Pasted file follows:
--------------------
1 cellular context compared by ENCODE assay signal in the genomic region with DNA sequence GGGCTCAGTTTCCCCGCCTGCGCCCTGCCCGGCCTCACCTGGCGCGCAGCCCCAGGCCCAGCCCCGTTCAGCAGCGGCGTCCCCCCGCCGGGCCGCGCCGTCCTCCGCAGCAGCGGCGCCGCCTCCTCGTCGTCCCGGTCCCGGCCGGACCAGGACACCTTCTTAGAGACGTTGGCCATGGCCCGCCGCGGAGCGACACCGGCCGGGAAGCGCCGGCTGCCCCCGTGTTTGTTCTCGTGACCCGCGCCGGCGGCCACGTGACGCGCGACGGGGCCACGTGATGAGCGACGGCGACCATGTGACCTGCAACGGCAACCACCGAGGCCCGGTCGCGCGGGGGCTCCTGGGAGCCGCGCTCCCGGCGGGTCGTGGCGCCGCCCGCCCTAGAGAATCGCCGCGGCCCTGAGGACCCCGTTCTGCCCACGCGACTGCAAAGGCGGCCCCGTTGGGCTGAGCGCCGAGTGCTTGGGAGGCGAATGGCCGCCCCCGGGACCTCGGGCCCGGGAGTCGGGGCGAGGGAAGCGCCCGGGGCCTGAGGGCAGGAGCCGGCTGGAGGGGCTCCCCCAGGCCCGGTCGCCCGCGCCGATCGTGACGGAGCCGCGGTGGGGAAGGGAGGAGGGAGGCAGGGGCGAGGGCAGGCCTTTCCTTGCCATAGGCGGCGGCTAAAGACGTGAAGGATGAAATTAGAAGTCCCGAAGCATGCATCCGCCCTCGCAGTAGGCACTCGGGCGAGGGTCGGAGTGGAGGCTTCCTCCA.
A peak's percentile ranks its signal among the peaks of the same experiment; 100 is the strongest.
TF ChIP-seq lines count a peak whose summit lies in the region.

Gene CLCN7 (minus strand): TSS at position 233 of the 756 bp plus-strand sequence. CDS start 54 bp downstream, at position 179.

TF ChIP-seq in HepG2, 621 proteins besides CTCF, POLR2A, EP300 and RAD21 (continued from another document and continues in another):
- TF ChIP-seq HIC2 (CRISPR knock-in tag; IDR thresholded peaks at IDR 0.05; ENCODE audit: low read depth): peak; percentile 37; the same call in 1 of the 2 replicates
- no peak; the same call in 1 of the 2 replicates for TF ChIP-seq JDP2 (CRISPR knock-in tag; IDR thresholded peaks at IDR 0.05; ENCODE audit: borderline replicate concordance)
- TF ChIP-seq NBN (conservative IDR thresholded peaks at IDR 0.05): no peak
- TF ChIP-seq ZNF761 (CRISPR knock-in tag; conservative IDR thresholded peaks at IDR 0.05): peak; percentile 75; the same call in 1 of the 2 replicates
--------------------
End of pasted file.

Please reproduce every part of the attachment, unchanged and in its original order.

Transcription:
1 cellular context compared by ENCODE assay signal in the genomic region with DNA sequence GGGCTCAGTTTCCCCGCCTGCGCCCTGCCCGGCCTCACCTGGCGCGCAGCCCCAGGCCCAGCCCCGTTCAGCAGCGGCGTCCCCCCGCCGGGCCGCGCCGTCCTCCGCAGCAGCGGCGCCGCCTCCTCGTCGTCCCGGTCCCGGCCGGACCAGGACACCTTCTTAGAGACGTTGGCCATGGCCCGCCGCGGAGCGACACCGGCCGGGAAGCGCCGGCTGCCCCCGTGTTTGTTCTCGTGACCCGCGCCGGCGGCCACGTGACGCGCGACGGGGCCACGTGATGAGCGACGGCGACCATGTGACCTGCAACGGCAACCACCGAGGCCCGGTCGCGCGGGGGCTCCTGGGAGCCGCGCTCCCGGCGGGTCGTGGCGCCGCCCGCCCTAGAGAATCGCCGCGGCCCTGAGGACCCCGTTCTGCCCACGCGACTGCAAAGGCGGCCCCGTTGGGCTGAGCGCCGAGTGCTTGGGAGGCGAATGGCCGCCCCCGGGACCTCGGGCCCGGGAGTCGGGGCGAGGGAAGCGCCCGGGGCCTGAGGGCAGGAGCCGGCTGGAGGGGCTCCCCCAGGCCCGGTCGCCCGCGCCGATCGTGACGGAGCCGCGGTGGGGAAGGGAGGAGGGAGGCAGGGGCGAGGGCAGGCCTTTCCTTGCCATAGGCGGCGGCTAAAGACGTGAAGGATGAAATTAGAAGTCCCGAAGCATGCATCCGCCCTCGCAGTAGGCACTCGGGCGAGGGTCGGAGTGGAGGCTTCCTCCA.
A peak's percentile ranks its signal among the peaks of the same experiment; 100 is the strongest.
TF ChIP-seq lines count a peak whose summit lies in the region.

Gene CLCN7 (minus strand): TSS at position 233 of the 756 bp plus-strand sequence. CDS start 54 bp downstream, at position 179.

TF ChIP-seq in HepG2, 621 proteins besides CTCF, POLR2A, EP300 and RAD21 (continued from another document and continues in another):
- TF ChIP-seq HIC2 (CRISPR knock-in tag; IDR thresholded peaks at IDR 0.05; ENCODE audit: low read depth): peak; percentile 37; the same call in 1 of the 2 replicates
- no peak; the same call in 1 of the 2 replicates for TF ChIP-seq JDP2 (CRISPR knock-in tag; IDR thresholded peaks at IDR 0.05; ENCODE audit: borderline replicate concordance)
- TF ChIP-seq NBN (conservative IDR thresholded peaks at IDR 0.05): no peak
- TF ChIP-seq ZNF761 (CRISPR knock-in tag; conservative IDR thresholded peaks at IDR 0.05): peak; percentile 75; the same call in 1 of the 2 replicates